Released in conjunction with the 75th-anniversary DVD release of The Wizard of Oz, this book is the definitive story of how one of America's most beloved movies was made and a marvelous, unprecedented examination of how Hollywood used to make movies. This updated edition includes numerous photos and shares hundreds of interviews with cameramen, screenwriters, costume designers, directors, producers, light technicians, actors, and more to reveal how the factory-like Hollywood system of moviemaking miraculously produced one of the most enduring films ever made. From the scandalous headlines of Munchkin orgies at the Culver City Hotel and the Witch's (accidental) burning to the building of the Emerald City and the sewing of nearly 1,000 costumes, The Making of The Wizard of Oz provides a richly detailed re-creation of MGMs production No. 1060 and a detail-by-detail, department-by-department look at the most powerful and flamboyant studio Hollywood has ever known.… (more)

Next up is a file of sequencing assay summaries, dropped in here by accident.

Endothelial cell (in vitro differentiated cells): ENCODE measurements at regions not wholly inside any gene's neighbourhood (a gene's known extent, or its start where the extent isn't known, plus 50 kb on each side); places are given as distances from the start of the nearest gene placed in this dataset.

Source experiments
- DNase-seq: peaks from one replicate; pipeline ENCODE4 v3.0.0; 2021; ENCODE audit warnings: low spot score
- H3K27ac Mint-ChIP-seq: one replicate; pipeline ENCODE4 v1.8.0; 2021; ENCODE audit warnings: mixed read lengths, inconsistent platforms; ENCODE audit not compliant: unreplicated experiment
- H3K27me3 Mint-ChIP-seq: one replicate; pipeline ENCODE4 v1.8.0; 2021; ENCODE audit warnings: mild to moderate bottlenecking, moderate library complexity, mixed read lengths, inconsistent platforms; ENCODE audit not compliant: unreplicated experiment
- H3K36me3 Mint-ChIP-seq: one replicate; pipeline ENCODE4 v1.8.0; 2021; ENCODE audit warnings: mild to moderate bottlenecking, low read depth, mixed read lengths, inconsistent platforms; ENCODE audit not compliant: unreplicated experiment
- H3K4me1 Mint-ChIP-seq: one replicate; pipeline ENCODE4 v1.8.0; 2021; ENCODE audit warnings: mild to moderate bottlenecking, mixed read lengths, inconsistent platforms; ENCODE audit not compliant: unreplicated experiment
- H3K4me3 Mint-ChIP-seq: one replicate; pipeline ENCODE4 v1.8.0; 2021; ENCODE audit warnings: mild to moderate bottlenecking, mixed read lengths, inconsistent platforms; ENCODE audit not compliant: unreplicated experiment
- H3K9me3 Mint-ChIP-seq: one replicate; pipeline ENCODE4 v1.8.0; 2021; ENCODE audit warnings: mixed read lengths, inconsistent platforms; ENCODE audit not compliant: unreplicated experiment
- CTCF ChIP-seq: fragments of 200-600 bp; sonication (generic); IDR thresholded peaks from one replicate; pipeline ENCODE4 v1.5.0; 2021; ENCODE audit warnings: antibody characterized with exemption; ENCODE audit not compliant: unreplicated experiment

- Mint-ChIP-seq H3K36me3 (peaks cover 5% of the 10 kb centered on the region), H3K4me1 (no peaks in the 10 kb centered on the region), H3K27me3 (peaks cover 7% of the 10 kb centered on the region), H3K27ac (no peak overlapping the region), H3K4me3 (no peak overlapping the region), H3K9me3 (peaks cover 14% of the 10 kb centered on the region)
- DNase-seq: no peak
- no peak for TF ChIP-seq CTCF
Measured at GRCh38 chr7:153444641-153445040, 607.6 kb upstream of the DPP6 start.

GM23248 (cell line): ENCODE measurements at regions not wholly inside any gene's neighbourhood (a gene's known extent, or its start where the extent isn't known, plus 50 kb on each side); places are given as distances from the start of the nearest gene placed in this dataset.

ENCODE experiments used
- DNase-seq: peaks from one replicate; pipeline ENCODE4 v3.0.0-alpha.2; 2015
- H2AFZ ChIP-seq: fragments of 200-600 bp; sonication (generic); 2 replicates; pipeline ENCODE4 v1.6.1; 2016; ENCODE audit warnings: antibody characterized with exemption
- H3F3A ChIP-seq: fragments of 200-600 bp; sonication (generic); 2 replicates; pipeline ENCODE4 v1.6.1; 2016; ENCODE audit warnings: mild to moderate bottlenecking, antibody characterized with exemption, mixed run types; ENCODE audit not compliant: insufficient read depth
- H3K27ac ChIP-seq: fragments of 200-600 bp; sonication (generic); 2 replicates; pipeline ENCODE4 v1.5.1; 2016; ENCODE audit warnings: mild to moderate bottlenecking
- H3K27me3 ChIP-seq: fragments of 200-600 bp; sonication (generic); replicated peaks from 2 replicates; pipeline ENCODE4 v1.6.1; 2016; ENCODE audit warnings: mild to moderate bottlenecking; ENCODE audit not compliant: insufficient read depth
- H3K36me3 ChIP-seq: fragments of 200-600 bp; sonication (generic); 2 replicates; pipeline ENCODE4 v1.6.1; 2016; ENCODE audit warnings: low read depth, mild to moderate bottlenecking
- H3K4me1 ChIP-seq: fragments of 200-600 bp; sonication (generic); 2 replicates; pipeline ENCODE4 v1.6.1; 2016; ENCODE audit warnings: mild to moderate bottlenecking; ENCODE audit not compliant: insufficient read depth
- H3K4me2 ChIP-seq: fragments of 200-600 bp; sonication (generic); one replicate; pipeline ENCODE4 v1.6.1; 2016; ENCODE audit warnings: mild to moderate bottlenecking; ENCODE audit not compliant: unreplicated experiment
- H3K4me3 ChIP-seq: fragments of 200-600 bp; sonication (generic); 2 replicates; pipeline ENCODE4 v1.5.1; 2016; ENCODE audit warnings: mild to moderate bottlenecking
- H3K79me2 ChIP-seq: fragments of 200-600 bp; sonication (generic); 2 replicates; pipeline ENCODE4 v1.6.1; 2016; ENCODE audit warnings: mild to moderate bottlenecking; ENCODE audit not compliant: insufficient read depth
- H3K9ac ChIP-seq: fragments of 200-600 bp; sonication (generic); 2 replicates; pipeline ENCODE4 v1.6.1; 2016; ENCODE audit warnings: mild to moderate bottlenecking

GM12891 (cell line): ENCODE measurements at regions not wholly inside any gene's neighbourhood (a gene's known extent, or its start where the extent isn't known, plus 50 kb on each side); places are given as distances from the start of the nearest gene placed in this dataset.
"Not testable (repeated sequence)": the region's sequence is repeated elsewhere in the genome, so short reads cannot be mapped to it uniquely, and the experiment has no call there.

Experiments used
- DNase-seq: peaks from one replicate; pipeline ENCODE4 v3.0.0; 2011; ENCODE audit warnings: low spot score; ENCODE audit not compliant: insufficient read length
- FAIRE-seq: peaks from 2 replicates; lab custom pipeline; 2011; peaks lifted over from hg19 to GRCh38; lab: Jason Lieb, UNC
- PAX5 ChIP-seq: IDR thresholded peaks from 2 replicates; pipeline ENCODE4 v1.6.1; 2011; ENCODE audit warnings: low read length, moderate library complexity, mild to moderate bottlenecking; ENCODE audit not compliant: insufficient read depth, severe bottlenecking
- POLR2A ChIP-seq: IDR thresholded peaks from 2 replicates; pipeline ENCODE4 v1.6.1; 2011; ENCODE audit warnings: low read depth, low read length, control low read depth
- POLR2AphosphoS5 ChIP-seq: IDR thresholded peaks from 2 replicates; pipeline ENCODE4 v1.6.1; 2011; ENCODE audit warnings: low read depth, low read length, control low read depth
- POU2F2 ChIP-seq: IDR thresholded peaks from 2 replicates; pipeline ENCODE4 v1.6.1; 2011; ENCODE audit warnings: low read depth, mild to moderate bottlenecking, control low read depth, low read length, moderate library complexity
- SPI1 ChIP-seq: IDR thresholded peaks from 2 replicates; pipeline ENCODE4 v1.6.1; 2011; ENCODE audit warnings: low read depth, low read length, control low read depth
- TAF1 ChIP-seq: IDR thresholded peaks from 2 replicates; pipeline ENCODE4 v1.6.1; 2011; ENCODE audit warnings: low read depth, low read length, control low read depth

Preface [not in all editions] It has been fifty years since The Wizard of Oz reached theaters and nearly fifteen years since I took my first frightened steps down the Yellow Brick Road.
Chapter 1. The Studio, 1938 In the fall of 1937, either Mervyn LeRoy or Arthur Freed persuaded Louis B. Mayer to buy The Wizard of Oz. That much, and only that much, is certain.
Introduction [by Margaret Hamilton] I opened the package with keen anticipation and there it was, page upon page, the book I had been waiting and longing for -- The Making of THE WIZARD OF OZ.
Chapter Eleven, After Oz - Yet perhaps in the end the movies are less emphemeral than the men and women who made them. Nominated for Best Picture of 1939 were Dark Victory; Gone With the Wind; Goodbye Mr. Chips; Love Affair; Mr. Smith Goes to Washington; Ninotchka; Of Mice and Men; Stagecoach; Wuthering Heights -- and The Wizard of Oz.